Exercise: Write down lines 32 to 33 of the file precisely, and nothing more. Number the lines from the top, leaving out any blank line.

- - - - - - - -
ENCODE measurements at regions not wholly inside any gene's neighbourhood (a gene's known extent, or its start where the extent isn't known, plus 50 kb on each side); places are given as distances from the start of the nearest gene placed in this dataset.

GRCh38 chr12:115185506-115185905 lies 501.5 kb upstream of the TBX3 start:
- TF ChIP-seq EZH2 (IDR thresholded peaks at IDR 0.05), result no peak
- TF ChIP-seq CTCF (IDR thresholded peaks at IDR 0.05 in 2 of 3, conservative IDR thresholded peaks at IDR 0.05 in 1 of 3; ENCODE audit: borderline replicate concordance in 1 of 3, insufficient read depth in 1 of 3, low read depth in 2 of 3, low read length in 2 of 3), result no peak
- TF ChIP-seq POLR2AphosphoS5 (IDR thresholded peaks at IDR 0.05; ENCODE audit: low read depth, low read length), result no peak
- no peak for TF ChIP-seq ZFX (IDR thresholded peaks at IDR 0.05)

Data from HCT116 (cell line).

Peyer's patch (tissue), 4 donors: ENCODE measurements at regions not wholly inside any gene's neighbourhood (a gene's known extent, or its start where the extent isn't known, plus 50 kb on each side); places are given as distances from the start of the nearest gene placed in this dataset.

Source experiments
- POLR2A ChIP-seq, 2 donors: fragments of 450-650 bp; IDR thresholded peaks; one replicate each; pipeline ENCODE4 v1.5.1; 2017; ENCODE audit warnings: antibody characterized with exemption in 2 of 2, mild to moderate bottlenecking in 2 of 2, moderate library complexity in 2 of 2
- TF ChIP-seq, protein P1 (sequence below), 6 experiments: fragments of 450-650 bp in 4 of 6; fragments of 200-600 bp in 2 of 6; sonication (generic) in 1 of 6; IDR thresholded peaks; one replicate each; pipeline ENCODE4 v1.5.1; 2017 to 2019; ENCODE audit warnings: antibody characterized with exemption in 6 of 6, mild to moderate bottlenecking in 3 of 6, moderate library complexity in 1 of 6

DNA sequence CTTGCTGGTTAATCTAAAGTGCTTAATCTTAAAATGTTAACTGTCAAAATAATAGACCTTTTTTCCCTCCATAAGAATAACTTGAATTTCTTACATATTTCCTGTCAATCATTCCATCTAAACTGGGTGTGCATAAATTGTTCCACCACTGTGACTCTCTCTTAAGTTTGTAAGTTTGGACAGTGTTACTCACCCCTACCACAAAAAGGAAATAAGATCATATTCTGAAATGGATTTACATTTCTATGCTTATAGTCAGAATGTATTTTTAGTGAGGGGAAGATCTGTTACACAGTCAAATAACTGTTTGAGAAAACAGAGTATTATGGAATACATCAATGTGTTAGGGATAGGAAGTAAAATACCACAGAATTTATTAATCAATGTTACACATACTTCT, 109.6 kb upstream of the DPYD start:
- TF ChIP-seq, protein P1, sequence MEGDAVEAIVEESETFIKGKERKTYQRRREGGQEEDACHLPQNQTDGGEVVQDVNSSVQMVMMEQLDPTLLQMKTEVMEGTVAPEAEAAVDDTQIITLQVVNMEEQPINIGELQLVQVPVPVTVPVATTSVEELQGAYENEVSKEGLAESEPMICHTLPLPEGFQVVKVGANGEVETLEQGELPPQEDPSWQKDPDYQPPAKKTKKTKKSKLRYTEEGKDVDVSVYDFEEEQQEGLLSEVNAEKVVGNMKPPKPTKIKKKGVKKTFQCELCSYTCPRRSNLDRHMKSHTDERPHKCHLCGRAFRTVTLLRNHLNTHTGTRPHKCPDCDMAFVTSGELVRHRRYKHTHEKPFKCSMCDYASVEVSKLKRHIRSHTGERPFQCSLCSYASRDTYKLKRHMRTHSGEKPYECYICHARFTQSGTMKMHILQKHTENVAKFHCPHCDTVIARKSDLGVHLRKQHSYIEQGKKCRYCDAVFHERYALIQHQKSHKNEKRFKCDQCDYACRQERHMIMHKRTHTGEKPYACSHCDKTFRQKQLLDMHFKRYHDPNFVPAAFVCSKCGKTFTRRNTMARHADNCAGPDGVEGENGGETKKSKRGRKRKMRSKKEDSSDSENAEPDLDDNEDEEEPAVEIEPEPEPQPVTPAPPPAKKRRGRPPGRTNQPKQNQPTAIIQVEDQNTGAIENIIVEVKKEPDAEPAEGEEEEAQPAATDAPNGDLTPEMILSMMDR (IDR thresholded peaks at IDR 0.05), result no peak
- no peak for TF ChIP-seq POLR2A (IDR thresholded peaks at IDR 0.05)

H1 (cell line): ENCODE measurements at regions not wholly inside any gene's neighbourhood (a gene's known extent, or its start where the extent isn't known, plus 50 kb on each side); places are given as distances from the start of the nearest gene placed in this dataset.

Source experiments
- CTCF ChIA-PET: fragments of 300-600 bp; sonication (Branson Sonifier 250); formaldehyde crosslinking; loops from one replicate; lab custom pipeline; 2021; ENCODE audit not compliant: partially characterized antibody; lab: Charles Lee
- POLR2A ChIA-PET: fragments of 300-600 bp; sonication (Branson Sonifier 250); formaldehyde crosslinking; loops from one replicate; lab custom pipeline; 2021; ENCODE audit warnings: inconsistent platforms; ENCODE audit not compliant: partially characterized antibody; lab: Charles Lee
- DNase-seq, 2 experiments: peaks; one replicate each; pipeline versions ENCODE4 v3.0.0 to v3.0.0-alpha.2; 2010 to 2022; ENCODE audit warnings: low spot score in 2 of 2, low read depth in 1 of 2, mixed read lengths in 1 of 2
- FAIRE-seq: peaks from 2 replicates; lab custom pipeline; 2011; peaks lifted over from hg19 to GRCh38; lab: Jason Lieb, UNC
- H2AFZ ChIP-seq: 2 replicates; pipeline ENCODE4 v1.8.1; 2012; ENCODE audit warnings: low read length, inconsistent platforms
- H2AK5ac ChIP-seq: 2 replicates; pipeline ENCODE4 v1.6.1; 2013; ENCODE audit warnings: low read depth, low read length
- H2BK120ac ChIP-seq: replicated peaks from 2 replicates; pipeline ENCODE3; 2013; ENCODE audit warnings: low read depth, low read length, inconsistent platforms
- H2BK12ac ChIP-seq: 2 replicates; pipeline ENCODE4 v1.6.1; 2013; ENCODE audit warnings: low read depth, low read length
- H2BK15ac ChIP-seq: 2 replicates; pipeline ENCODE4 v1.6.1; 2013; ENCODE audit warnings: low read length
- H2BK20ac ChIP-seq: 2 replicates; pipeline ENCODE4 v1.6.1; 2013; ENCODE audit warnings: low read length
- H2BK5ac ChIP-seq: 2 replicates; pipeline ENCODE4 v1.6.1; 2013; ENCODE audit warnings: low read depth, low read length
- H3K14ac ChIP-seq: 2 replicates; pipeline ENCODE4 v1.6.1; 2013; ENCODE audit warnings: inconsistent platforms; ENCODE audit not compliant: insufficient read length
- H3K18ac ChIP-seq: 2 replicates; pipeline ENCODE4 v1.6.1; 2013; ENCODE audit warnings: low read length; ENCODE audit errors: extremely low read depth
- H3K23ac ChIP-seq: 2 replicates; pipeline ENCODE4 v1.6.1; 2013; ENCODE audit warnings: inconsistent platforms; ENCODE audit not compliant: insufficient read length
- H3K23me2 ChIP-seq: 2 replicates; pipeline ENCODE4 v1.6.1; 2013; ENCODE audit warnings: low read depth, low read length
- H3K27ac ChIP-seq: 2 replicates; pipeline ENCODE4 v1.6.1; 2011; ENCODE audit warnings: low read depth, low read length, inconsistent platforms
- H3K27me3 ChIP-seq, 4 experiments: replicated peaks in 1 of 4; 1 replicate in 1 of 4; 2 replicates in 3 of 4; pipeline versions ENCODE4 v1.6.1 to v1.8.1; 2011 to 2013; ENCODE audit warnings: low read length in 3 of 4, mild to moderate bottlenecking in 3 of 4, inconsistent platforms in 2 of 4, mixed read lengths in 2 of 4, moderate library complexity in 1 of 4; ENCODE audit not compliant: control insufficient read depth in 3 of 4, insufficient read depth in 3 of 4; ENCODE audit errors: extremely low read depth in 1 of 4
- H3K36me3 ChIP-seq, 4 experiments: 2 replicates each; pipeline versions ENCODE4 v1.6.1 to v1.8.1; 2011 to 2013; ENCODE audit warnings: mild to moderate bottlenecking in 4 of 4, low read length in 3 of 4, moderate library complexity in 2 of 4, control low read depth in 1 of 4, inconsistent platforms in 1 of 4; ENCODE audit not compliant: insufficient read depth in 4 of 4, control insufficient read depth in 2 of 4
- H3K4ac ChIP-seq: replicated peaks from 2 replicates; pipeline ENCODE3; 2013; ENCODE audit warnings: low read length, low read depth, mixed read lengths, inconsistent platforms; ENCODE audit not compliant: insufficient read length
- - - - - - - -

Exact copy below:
- H3K27ac ChIP-seq: 2 replicates; pipeline ENCODE4 v1.6.1; 2011; ENCODE audit warnings: low read depth, low read length, inconsistent platforms
- H3K27me3 ChIP-seq, 4 experiments: replicated peaks in 1 of 4; 1 replicate in 1 of 4; 2 replicates in 3 of 4; pipeline versions ENCODE4 v1.6.1 to v1.8.1; 2011 to 2013; ENCODE audit warnings: low read length in 3 of 4, mild to moderate bottlenecking in 3 of 4, inconsistent platforms in 2 of 4, mixed read lengths in 2 of 4, moderate library complexity in 1 of 4; ENCODE audit not compliant: control insufficient read depth in 3 of 4, insufficient read depth in 3 of 4; ENCODE audit errors: extremely low read depth in 1 of 4